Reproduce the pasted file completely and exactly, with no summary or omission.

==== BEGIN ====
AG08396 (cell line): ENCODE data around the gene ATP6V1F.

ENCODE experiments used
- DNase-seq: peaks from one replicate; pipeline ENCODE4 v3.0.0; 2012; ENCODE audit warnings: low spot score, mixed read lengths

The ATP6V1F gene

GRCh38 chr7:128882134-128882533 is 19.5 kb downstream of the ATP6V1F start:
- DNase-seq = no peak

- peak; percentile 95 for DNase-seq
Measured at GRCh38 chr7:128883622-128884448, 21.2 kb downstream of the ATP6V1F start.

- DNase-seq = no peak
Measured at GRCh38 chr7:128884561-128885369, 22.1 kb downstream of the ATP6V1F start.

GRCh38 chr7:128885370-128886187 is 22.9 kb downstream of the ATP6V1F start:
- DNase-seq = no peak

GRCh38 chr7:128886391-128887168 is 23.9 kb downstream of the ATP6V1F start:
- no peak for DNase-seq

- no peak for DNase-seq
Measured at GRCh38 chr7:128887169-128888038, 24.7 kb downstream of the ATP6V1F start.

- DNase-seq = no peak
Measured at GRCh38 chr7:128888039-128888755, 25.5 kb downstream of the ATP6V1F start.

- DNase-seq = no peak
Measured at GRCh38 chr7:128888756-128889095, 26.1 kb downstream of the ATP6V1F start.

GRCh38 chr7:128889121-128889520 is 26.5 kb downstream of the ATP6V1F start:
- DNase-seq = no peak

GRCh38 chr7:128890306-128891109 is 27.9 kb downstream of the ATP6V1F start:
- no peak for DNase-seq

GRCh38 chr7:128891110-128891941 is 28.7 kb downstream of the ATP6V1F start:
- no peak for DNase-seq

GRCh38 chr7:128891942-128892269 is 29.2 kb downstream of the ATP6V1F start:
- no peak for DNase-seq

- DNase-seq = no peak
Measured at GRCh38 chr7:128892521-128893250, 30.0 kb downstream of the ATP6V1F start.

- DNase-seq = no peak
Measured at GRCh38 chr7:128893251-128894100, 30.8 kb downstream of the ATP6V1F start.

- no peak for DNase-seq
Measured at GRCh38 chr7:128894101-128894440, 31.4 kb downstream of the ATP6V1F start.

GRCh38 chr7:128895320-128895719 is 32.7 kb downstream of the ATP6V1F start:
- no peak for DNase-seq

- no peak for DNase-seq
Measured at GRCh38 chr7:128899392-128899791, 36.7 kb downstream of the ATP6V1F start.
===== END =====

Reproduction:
AG08396 (cell line): ENCODE data around the gene ATP6V1F.

ENCODE experiments used
- DNase-seq: peaks from one replicate; pipeline ENCODE4 v3.0.0; 2012; ENCODE audit warnings: low spot score, mixed read lengths

The ATP6V1F gene

GRCh38 chr7:128882134-128882533 is 19.5 kb downstream of the ATP6V1F start:
- DNase-seq = no peak

- peak; percentile 95 for DNase-seq
Measured at GRCh38 chr7:128883622-128884448, 21.2 kb downstream of the ATP6V1F start.

- DNase-seq = no peak
Measured at GRCh38 chr7:128884561-128885369, 22.1 kb downstream of the ATP6V1F start.

GRCh38 chr7:128885370-128886187 is 22.9 kb downstream of the ATP6V1F start:
- DNase-seq = no peak

GRCh38 chr7:128886391-128887168 is 23.9 kb downstream of the ATP6V1F start:
- no peak for DNase-seq

- no peak for DNase-seq
Measured at GRCh38 chr7:128887169-128888038, 24.7 kb downstream of the ATP6V1F start.

- DNase-seq = no peak
Measured at GRCh38 chr7:128888039-128888755, 25.5 kb downstream of the ATP6V1F start.

- DNase-seq = no peak
Measured at GRCh38 chr7:128888756-128889095, 26.1 kb downstream of the ATP6V1F start.

GRCh38 chr7:128889121-128889520 is 26.5 kb downstream of the ATP6V1F start:
- DNase-seq = no peak

GRCh38 chr7:128890306-128891109 is 27.9 kb downstream of the ATP6V1F start:
- no peak for DNase-seq

GRCh38 chr7:128891110-128891941 is 28.7 kb downstream of the ATP6V1F start:
- no peak for DNase-seq

GRCh38 chr7:128891942-128892269 is 29.2 kb downstream of the ATP6V1F start:
- no peak for DNase-seq

- DNase-seq = no peak
Measured at GRCh38 chr7:128892521-128893250, 30.0 kb downstream of the ATP6V1F start.

- DNase-seq = no peak
Measured at GRCh38 chr7:128893251-128894100, 30.8 kb downstream of the ATP6V1F start.

- no peak for DNase-seq
Measured at GRCh38 chr7:128894101-128894440, 31.4 kb downstream of the ATP6V1F start.

GRCh38 chr7:128895320-128895719 is 32.7 kb downstream of the ATP6V1F start:
- no peak for DNase-seq

- no peak for DNase-seq
Measured at GRCh38 chr7:128899392-128899791, 36.7 kb downstream of the ATP6V1F start.